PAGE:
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Franklin - Local Town Pages

Franklin Food Pantry Runs May 18th Dinner and Silent Auction

By Angie Fitton
“Somewhere, someone’s bowl is empty.” This quote hits home for 514 households, over 1100 people, in Franklin, approximately 10% of the town’s population. These people must use the Franklin Food Pantry to help fill their bowls. This is a reality of which we should all be aware. 
Thursday, May 18th, is a night to mark on your calendar if you’d like to make a difference in the lives of those who experience food insecurities. The Empty Bowls dinner and silent auction will be held in the cafeteria of the Franklin High School from 6 p.m. - 8 p.m. Empty Bowls is a nationwide movement that Franklin learned of many years ago from a neighboring food pantry. The movement itself began in 1990 in a Michigan High School. 
Tina Powderly, the Executive Director of the Franklin Food Pantry, expresses admiration and thanks to Brenna Johnson, a teacher at Franklin High School who dedicates much of her time to the Empty Bowls movement. Since the inception of Empty Bowls in Franklin, Johnson has taken the reins, guiding future leaders after school all year long. The movement has become so significant in the school that participation after school occurs by class. Powderly emphasizes, “We are extremely grateful to Brenna for her professionalism, dedication and leadership in growing this movement.” The Franklin Cultural Council is also an integral part of this program at the high school. “They are a consistent supporter of Empty Bowls and without them, this wouldn’t be possible,” Tina says. 
Powderly states, “This event is near and dear to our hearts.” She continues, “None of us know who is facing food insecurity. The person beside you at the gas station could have this invisible need, going home to an empty bowl themselves.” The Empty Bowls event educates the communi-ty and youth about food insecurities and how important it is to help when possible. During the event, a simple meal of soup and bread is served in the bowls made by the high school students under Johnson’s supervision, and there is a silent auction as well. This year State Representative Jeff Roy donated a piece of pottery that he personally made. 
Empty Bowls is a signature event of the Franklin Food Pantry. Though they hold events through-out the year, this one is truly focused on raising awareness. Powderly shared the story of a woman in town who has been attending Empty Bowls since its first year. This woman keeps every bowl she’s brought home empty as a reminder of those who have a hard time putting food on the table. She helps the Franklin Food Pantry regularly.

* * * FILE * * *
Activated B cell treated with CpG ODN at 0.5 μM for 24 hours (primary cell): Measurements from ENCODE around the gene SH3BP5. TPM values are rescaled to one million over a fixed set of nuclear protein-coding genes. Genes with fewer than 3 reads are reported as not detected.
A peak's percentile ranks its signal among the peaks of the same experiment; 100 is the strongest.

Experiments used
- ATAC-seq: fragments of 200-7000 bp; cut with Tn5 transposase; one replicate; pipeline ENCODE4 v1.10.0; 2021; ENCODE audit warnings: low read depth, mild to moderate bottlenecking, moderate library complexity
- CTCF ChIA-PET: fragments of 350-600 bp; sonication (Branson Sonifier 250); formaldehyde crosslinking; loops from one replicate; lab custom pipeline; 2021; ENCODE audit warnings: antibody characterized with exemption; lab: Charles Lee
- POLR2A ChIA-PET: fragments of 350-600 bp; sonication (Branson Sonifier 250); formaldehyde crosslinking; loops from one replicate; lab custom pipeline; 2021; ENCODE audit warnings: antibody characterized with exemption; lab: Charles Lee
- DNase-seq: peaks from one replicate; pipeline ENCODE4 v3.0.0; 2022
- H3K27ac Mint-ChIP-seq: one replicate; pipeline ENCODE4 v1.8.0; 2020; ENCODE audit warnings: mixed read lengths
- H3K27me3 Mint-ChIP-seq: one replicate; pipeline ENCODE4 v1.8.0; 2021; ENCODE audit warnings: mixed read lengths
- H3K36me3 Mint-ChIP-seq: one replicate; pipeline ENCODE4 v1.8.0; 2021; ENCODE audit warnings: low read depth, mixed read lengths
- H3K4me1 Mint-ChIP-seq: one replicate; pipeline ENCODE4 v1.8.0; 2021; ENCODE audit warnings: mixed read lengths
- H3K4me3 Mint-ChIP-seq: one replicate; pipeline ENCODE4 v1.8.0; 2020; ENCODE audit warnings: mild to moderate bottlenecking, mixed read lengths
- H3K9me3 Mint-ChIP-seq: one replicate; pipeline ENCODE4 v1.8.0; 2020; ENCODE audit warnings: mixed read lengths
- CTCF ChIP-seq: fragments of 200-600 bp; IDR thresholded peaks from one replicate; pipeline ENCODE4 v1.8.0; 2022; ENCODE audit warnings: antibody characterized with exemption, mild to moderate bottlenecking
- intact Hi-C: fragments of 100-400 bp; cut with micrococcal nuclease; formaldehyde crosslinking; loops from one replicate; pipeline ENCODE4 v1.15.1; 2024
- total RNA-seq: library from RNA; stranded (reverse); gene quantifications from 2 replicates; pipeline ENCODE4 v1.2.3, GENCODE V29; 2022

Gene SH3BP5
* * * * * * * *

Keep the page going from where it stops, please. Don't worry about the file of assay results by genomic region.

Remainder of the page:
“While food donations are always welcome, monetary donations go much farther because the food pantry is able to purchase not only non perishable items, but fresh and frozen food as well, at a tax-free and highly discounted rate from the Greater Boston Food Bank,” according to Powderly. Many donors participate in The Pantry’s ‘Give Every Month’ program. Because of their generosity and regularity, the Franklin Food Pantry has the ability to budget accordingly. No one is turned away from the Franklin Food Pantry. Even if you’re not a resident of town, you will leave with a bag of food after going through the registration packet with a member of the organization. 90% of all monetary donations go towards the food and services to help clients of the food pantry.
Inflation has hit the Franklin Food Pantry as hard as it has hit everyone else. In July of last year, they were able to feed each client for approximately $30. In December, that price jumped to $70 per client. Donations are needed now more than ever. Donations to the Franklin Food Pantry can be made at This is also where you are able to purchase tickets to the Empty Bowls dinner and silent auction. If you have any questions and would like to speak with someone, the number to the food pantry is (508) 528-3115.